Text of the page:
These days in the modern world, where spinners have access to a wide range of tools, plying on a drop spindle is sometimes rejected and thought of as slow or cumbersome. We also sometimes tend to think of plying as very tool-dependent, seeking out lazy kates, tensioning devices, and so forth. While useful (and in the case of some plying techniques, all but indispensable), these tools can also be limiting, and nothing equals the freedom of being able to take your plying with you.
In the Peruvian Andes, traditional spinners use drop spindles exclusively, achieving very high levels of productivity with very simple tools, including at times no tools other than hands and existing yarn. All spinning, and all plying, take place on drop spindles, commonly while walking from place to place. As a girl, I learned numerous yarn management techniques which can greatly speed up — and liberate — your spindle plying. Even though my modern life in the United States includes a wide range of tools, there are plenty of times when I choose a heavy plying spindle over anything else. Sometimes, this is because of unparalleled portability; other times, it’s because I don’t want to be limited by bobbin size. And at times, drop spindle plying has saved me tons of work, or outright disaster, on a yarn I didn’t think was ever going to see a spindle. You can read about one such incident here: http://www.abbysyarns.com/wordpress/?p=14
Making your plying portable starts with freeing yourself from the bobbin or full spindles. Without needing to ply from bobbins or spindles, you no longer need a tool to manage those, such as a lazy kate. The well-accepted technique of plying from both ends of a center-pull ball is one way to do it, but many spinners agree this doesn’t work ideally for all yarns, and isn’t ideally transportable. The solution for a 2-ply yarn: simple! Just take both ends of the center-pull ball, and rewind them together into a new ball. You could do it as a center-pull ball, or as an outer-feed ball. I like to use Peruvian-style ball winding techniques, which produce a firm ball that keeps active singles under tension and, having courses, allows you to secure a ball to your clothing with a safety pin (for example) for worry-free transport of your unplied yarn.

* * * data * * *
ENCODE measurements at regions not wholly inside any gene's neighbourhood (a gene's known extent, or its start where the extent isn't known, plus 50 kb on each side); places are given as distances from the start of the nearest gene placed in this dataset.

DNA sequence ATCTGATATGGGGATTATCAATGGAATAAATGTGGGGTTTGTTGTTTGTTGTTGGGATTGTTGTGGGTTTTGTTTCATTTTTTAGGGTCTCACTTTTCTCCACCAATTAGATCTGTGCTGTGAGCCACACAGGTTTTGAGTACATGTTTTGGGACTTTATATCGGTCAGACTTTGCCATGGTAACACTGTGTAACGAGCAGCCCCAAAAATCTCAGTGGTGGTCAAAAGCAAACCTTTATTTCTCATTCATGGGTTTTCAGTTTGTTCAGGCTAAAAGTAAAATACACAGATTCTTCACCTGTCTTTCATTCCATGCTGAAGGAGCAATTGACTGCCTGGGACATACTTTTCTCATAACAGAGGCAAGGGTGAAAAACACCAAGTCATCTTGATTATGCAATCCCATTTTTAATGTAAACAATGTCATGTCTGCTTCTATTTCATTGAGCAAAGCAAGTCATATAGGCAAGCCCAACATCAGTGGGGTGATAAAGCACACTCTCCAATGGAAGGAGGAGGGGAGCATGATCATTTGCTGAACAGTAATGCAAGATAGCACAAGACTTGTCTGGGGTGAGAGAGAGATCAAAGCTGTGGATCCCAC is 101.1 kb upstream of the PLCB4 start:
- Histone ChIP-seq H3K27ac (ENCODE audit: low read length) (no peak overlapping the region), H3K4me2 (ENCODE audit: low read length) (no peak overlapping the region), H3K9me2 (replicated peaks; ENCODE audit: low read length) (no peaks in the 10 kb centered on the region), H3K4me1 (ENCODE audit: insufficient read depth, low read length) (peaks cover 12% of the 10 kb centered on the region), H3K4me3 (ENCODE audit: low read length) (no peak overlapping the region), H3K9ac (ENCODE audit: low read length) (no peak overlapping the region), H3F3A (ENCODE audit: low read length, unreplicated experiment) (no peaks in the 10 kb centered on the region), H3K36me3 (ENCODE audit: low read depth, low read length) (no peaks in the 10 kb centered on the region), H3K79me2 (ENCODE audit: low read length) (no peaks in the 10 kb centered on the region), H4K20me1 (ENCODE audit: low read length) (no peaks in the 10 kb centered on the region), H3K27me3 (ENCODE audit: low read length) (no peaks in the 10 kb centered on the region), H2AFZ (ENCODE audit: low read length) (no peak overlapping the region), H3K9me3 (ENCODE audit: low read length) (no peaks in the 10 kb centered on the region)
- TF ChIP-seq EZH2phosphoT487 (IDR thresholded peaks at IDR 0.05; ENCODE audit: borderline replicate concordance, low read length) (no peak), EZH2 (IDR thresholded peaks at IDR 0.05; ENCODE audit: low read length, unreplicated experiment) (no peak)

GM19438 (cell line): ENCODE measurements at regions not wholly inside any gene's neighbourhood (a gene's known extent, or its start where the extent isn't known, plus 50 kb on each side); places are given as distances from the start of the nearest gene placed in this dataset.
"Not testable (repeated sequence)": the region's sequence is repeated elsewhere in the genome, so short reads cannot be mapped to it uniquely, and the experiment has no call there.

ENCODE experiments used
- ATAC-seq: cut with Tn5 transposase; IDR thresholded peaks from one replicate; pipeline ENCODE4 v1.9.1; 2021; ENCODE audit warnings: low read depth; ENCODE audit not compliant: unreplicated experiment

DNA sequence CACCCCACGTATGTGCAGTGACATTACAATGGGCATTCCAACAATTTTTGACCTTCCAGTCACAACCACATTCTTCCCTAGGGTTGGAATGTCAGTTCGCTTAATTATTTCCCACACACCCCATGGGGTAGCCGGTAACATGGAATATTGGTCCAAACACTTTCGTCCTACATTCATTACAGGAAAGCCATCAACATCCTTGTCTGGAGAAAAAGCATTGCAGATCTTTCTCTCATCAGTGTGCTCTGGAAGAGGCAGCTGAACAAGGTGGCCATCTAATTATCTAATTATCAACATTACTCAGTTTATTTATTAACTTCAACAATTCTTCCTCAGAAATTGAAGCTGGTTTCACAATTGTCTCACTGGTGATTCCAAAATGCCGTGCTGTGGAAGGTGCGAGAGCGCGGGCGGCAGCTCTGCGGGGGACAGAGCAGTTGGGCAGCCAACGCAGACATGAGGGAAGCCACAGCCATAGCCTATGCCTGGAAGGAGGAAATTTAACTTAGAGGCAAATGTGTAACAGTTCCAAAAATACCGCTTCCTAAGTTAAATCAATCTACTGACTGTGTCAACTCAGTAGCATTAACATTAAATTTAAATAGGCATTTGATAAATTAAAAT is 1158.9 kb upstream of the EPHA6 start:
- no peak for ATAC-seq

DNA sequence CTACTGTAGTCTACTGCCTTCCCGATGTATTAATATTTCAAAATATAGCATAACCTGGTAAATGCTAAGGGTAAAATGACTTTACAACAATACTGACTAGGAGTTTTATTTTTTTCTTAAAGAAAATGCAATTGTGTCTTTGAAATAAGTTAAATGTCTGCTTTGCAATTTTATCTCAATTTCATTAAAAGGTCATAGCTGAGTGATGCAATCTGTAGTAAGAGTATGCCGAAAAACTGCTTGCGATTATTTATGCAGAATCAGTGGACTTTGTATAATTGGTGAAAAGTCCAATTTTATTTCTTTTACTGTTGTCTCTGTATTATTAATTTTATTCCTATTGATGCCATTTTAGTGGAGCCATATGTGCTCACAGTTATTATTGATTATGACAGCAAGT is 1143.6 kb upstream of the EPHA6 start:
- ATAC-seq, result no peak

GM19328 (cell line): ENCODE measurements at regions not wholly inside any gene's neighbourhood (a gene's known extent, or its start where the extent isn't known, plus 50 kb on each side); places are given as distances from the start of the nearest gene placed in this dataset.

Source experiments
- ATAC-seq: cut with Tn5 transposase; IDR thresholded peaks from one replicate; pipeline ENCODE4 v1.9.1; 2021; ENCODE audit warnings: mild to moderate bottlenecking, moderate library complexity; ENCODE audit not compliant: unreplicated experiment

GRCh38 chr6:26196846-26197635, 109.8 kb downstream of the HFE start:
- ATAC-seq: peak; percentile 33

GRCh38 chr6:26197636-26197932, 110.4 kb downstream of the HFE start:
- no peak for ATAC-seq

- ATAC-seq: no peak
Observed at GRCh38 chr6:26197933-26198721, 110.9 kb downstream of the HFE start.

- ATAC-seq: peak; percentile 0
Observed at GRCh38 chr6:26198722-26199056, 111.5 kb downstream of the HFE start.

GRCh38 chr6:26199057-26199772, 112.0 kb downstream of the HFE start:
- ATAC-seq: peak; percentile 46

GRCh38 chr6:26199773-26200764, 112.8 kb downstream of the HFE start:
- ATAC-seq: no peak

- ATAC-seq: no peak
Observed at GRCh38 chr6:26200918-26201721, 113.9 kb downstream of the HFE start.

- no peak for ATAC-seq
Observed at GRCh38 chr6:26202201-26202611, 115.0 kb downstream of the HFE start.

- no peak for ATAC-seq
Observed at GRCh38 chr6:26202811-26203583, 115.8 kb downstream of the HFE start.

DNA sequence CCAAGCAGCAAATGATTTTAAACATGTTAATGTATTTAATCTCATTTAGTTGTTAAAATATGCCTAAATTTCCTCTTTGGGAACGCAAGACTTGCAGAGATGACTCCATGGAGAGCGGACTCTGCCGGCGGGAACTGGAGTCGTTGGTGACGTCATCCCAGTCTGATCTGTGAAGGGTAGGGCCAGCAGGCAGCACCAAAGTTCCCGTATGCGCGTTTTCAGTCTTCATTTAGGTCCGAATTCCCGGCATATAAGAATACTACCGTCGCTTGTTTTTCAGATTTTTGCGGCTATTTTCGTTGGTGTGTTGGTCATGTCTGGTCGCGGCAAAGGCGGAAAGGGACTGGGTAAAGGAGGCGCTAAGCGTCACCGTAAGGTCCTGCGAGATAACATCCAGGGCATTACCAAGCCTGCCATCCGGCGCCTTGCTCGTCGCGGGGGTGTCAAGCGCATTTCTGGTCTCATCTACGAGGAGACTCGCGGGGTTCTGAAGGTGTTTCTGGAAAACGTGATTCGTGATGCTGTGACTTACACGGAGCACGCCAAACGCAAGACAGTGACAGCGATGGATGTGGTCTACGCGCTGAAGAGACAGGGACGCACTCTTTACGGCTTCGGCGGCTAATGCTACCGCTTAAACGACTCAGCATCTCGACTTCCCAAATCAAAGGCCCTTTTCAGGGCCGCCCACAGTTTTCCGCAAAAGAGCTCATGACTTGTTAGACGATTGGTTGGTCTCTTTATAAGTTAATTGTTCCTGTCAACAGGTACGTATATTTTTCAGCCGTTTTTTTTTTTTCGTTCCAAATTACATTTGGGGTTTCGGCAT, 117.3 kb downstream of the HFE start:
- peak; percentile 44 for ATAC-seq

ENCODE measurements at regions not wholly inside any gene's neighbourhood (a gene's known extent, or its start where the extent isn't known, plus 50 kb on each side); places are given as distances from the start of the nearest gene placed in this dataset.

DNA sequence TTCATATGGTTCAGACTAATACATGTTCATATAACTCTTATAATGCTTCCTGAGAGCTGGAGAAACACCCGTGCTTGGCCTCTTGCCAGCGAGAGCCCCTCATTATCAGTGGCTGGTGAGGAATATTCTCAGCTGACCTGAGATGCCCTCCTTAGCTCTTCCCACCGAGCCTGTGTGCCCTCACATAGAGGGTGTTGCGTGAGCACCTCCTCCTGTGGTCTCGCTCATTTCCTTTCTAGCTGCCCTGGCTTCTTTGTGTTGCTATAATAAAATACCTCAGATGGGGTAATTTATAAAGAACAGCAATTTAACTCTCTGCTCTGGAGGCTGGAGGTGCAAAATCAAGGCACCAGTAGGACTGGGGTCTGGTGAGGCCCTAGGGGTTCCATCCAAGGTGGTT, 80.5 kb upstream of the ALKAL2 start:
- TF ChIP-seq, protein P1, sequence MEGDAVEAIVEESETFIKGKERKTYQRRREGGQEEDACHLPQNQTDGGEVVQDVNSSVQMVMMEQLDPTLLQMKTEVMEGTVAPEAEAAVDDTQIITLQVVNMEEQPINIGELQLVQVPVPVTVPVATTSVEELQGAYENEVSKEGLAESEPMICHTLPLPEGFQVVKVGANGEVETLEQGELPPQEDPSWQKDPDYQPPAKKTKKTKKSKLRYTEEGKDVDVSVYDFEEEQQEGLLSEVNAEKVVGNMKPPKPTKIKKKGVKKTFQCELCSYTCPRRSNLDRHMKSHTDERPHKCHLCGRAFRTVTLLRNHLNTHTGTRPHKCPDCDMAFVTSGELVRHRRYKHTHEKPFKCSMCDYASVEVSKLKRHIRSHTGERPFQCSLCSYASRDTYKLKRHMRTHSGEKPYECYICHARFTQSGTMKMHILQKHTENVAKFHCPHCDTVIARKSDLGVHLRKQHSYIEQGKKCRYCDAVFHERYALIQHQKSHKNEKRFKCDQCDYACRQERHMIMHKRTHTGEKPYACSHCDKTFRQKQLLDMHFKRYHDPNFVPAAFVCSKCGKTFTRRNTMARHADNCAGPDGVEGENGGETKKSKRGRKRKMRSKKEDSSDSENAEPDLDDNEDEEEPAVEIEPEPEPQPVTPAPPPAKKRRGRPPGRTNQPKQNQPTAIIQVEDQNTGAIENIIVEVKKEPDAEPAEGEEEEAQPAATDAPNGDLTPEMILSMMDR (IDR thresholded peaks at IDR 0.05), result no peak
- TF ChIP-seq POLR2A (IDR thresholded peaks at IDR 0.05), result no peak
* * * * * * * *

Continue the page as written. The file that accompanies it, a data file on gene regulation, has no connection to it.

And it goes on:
Traditionally in the Andes, when a spinner has a full cop on a spindle ready to be plied, one of two things happens: first, you actually have two full spindles. Due to the design of the Andean Pushka spindle, with a pointed shaft bottom, the most traditional thing to do is plant those ends firmly in the ground, spindle shafts vertical, and take both ends from the spindles and wind them into a 2-stranded ball. Yarn slips neatly off the end of the shaft without issue. Although Andean weaving yarns are all traditionally 2-ply yarns, you can use this technique with any pointy-bottomed spindle… so long as you have some ground you can jab pointy sticks into, of course! If you live in the rural Andes, you likely do; in the modern first world, you very well may not. In those cases, I do what I’d do if it were raining in Peru and I couldn’t find a good patch of ground: take off my shoes, and put one spindle shaft bottom between each big toe and its immediate neighbour, and use my feet to hold the spindles to wind off of together.